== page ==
Trevor Burrus: Which actually says something about the …
Michael Tanner: Yeah, exactly. Don’t touch my benefits. But if you want to take Warren Buffett’s away, that’s fine.
Trevor Burrus: And Warren Buffett says, “You can take the guy above me,” but that there’s no one there.
Michael Tanner: Economists worry about it for a couple of reasons, the means testing. One is that you created this incentive to save on your own. Why should I save on my own if it means they’re going to take away my social security? Now, it’s probably not going to affect millionaires. They’re going to do what they want.
But people who are in that middle range deciding whether they’re going to put a little money – more money in their 401(k) or take that vacation this year. Well, if it makes – it’s going to make the difference whether they get social security or not. The vacation looks that much better.
The second is income doesn’t always matter in retirement. It’s assets and how much you’ve accumulated, things like that. So you would actually have to have not an income test but an asset test, and that becomes very hard to do. How do you value stock options? A house, is it the book value? What happens when they go down like we just had in the last recession and so on? So I think you’ve got to – it’s something that’s popular but much more difficult to put in practice.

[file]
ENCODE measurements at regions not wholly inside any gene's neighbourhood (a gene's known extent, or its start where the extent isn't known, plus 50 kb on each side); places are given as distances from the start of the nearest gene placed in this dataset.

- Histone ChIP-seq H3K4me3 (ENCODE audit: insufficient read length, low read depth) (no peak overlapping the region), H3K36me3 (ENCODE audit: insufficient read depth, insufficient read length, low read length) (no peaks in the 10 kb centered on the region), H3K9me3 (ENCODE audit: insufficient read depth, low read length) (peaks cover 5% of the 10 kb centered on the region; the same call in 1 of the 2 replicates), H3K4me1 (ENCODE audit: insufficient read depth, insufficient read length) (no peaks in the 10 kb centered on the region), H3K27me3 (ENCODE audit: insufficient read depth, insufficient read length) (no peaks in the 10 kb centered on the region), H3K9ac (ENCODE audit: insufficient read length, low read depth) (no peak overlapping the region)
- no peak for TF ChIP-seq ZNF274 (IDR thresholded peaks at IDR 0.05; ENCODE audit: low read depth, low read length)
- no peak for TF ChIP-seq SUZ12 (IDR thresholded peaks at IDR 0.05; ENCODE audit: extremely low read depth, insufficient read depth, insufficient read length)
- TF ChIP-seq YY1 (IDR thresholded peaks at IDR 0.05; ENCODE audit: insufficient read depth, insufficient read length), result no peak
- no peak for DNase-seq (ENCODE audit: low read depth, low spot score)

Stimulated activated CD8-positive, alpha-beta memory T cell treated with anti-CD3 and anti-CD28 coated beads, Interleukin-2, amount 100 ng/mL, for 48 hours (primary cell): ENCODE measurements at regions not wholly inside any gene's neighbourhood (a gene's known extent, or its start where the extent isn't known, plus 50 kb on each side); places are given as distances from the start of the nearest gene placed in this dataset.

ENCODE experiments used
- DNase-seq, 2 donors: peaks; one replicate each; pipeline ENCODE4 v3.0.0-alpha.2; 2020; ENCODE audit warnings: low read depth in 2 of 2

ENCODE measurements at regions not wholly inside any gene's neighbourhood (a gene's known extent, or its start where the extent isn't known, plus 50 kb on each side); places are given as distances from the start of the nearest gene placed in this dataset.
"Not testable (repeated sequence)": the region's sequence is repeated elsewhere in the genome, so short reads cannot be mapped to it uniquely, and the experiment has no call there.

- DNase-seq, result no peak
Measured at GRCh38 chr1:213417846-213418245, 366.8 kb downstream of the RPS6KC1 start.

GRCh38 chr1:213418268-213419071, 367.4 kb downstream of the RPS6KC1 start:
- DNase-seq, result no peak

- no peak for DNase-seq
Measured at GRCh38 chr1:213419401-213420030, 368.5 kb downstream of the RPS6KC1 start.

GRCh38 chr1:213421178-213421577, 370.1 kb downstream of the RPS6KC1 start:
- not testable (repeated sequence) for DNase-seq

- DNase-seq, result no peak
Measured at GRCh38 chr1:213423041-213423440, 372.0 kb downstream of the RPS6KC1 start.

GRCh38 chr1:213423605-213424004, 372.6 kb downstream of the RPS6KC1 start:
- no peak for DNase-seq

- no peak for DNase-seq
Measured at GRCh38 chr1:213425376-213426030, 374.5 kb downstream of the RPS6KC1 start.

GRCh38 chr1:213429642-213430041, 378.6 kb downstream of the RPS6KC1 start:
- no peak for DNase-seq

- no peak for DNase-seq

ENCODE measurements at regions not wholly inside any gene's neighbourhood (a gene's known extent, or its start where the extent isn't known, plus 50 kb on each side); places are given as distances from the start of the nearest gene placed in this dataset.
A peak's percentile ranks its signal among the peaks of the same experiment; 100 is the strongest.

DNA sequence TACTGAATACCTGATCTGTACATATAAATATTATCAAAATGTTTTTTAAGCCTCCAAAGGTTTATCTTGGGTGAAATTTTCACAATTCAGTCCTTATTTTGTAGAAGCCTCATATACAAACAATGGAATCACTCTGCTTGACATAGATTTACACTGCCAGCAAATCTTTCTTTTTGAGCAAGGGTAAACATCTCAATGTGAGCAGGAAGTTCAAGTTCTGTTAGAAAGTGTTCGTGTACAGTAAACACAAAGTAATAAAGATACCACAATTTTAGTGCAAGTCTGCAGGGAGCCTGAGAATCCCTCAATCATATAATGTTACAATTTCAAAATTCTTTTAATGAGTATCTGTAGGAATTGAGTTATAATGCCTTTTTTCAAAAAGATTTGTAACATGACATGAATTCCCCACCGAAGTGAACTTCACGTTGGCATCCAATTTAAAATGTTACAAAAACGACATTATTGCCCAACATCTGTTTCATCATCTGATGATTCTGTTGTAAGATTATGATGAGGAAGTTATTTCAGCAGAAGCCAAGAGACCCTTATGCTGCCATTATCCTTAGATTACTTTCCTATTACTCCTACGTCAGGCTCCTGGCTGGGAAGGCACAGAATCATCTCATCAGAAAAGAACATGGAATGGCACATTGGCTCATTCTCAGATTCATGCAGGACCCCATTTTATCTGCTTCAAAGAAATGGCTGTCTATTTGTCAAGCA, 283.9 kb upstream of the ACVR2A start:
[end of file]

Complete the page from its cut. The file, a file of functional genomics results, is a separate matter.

Trevor Burrus: I’ve had some of my democrat and other friends who support social security say that one reason they’re against means testing – which does seem like Aaron said a very obvious thing to do – is because even cracking open social security and start asking the question about who deserves it and who doesn’t deserve it. At what level? And will put questions on the table that they don’t want to be on the table at all.
Michael Tanner: Yeah, that’s our position. The AARP has taken that position for a long time, that they oppose any sort of means testing. The argument is that it needs to be a universal program because that’s what generates universal support.
The phrase is “Programs for the poor are poor programs,” that if this becomes a means-tested program that we only see poor people taking advantage of, there will be a move to dis-fund it, to un-fund it because we don’t like programs for the poor. But this is universal. Mom and dad get it. So we all like it.
Trevor Burrus: Yeah. That seems like again part of the public choice analysis of the support of these programs and why they keep going forward.
Aaron Ross Powell: So I guess then on social security – we’re partly answered this. But how bad are things specifically for social security? And then what are the possibilities for reform on that?
Michael Tanner: We can generally estimate the shortfall in the future of social security and do it fairly accurately because it’s really just math. I mean we know how many people will be retired in a given year in the future within a certain range. We know what the law says their benefits should be. We also know roughly what we will be taking in, in taxes in the future, assuming [Indiscernible] economic growth scenarios and stuff. You could find the gap between them.
Right now, that gap is $25 trillion, give or take. Now that’s – for all the accounting nerds out there, that’s a discounted present value over the infinite horizon, which essentially means that if we had $25 million or trillion right now and we stuck it in the bank and it earned with three percent interest rate, then it would pay for the benefits for social security forever.